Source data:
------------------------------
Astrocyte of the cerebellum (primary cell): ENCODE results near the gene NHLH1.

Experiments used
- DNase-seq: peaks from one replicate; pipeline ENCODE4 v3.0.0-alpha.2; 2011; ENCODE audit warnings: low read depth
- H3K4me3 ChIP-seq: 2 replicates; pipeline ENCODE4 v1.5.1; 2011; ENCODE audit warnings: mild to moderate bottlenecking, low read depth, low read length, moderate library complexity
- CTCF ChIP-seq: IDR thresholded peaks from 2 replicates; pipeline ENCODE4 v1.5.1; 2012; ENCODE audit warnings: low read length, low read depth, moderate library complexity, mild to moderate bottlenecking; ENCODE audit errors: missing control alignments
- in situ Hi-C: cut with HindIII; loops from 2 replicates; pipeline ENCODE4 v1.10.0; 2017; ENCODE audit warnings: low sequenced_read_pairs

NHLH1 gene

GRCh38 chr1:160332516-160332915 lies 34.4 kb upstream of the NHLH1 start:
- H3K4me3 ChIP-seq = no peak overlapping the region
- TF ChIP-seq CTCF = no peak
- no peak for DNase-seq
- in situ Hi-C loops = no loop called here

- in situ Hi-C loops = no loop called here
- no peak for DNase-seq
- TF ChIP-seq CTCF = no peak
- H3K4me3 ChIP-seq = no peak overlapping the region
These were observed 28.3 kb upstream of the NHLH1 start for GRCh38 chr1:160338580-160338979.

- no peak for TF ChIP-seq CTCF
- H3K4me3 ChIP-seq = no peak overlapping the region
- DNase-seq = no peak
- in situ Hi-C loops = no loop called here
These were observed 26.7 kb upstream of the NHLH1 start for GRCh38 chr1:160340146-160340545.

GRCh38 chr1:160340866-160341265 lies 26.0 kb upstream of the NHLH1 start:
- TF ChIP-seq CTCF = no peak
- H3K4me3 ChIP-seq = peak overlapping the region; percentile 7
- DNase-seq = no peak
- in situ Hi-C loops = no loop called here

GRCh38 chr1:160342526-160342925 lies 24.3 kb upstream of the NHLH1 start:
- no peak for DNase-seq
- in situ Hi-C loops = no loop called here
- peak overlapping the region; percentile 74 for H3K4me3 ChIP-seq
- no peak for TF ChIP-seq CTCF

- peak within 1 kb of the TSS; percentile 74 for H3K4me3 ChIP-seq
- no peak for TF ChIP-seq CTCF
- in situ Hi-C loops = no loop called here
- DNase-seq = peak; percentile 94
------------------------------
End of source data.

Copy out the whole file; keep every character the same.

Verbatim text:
Astrocyte of the cerebellum (primary cell): ENCODE results near the gene NHLH1.

Experiments used
- DNase-seq: peaks from one replicate; pipeline ENCODE4 v3.0.0-alpha.2; 2011; ENCODE audit warnings: low read depth
- H3K4me3 ChIP-seq: 2 replicates; pipeline ENCODE4 v1.5.1; 2011; ENCODE audit warnings: mild to moderate bottlenecking, low read depth, low read length, moderate library complexity
- CTCF ChIP-seq: IDR thresholded peaks from 2 replicates; pipeline ENCODE4 v1.5.1; 2012; ENCODE audit warnings: low read length, low read depth, moderate library complexity, mild to moderate bottlenecking; ENCODE audit errors: missing control alignments
- in situ Hi-C: cut with HindIII; loops from 2 replicates; pipeline ENCODE4 v1.10.0; 2017; ENCODE audit warnings: low sequenced_read_pairs

NHLH1 gene

GRCh38 chr1:160332516-160332915 lies 34.4 kb upstream of the NHLH1 start:
- H3K4me3 ChIP-seq = no peak overlapping the region
- TF ChIP-seq CTCF = no peak
- no peak for DNase-seq
- in situ Hi-C loops = no loop called here

- in situ Hi-C loops = no loop called here
- no peak for DNase-seq
- TF ChIP-seq CTCF = no peak
- H3K4me3 ChIP-seq = no peak overlapping the region
These were observed 28.3 kb upstream of the NHLH1 start for GRCh38 chr1:160338580-160338979.

- no peak for TF ChIP-seq CTCF
- H3K4me3 ChIP-seq = no peak overlapping the region
- DNase-seq = no peak
- in situ Hi-C loops = no loop called here
These were observed 26.7 kb upstream of the NHLH1 start for GRCh38 chr1:160340146-160340545.

GRCh38 chr1:160340866-160341265 lies 26.0 kb upstream of the NHLH1 start:
- TF ChIP-seq CTCF = no peak
- H3K4me3 ChIP-seq = peak overlapping the region; percentile 7
- DNase-seq = no peak
- in situ Hi-C loops = no loop called here

GRCh38 chr1:160342526-160342925 lies 24.3 kb upstream of the NHLH1 start:
- no peak for DNase-seq
- in situ Hi-C loops = no loop called here
- peak overlapping the region; percentile 74 for H3K4me3 ChIP-seq
- no peak for TF ChIP-seq CTCF

- peak within 1 kb of the TSS; percentile 74 for H3K4me3 ChIP-seq
- no peak for TF ChIP-seq CTCF
- in situ Hi-C loops = no loop called here
- DNase-seq = peak; percentile 94